Here, we focus on the view expectation as an example of everyday prediction. The view expectation is the intermediary connection between an upcoming scene view and our empirical knowledge of the environment (cognitive map) during spatial navigation in a familiar context. Specifically, our fields of view are restricted to those surrounding the current location of us (Fig. 1a). Then, we predict forward-looking vision beyond the current scene view along with our moves (Fig. 1b). Such anticipation is obtained by integrating the current observation and the retained cognitive map into a comparable form to the upcoming scene view. Because this view expectation is dependent on our prior knowledge, it is subjective rather than the solely objective information provided by the environment. Thus, we tested whether subjective view expectation could be detected from human brain activities. In this study, human participants were passively navigated with observing a sequence of scene views, which were depicted in terms of three-dimensional (3D) wire-frames, accompanied by the next move direction. Then, they were asked to choose a forthcoming scene from two options (two force choice task) while being imaged by functional magnetic resonance imaging (fMRI) (Fig. 2). If participants get familiar with this environment, they can predict and choose the next scene accurately. To determine when and where neural representation for the expectation of the forthcoming scene appears, we applied a multiple parallel decoding analysis, attempting to read out different navigation-related types of information including the expectation of the forthcoming scene from six different regions in the brain (Fig. 3): medial and dorsal sites of the superior frontal gyri (mPFC and dPFC), presuneus, superior parietal cortex (sPC), hippocampal-parahippocampal cortex (HC-paraHC) and occipital cortex (OC). The medial prefrontal and posterior parietal cortices are concerned as possible sources of expectation in terms of both of rewards and potential future paths12,13,14,15,16,17,18. In addition, the superior frontal sulcus (included in dPFC) is thought to be specialized for spatial working memory19.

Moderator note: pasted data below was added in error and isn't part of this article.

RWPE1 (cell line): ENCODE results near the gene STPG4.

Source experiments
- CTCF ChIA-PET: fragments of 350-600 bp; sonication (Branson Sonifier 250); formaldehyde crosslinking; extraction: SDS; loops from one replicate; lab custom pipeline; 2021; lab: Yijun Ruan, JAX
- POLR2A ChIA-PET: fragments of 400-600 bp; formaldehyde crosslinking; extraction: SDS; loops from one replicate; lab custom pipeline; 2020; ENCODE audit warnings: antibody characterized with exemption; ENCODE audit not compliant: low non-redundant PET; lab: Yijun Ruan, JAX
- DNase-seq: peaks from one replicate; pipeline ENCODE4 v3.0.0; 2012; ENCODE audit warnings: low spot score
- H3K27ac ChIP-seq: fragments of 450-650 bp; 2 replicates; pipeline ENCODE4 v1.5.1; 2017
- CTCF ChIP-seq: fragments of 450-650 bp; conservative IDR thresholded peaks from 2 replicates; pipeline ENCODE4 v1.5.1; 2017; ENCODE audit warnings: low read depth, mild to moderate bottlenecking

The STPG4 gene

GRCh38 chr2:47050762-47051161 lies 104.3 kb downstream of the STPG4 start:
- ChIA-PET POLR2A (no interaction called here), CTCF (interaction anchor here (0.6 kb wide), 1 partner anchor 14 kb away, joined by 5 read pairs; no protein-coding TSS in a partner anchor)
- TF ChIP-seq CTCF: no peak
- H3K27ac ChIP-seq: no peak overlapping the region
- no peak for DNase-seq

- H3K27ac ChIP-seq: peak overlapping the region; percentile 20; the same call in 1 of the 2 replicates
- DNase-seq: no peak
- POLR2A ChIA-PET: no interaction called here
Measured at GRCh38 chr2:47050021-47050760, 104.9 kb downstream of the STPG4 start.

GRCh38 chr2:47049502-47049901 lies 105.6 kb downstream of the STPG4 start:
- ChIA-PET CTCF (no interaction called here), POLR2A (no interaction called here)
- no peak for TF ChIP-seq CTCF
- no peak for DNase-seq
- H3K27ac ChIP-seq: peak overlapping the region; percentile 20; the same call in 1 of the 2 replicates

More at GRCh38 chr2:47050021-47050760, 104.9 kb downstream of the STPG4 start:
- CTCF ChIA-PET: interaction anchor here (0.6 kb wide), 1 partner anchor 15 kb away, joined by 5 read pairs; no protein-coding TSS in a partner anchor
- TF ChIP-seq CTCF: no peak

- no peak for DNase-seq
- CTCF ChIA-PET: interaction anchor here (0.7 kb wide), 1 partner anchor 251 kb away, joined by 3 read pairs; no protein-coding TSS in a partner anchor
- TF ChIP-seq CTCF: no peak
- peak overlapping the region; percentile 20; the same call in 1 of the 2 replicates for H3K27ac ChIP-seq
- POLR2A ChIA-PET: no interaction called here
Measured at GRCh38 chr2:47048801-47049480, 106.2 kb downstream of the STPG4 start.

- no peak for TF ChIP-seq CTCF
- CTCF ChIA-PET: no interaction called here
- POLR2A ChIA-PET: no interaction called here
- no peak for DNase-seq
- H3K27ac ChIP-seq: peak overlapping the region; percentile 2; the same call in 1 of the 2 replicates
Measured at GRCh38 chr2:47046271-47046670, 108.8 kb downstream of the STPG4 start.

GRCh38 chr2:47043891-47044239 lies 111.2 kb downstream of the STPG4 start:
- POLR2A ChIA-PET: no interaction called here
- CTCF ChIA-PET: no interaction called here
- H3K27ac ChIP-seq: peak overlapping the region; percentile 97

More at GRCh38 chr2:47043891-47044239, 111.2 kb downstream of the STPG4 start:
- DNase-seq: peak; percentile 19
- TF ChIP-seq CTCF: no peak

Figure 1: A conceptual scheme of the navigation environment.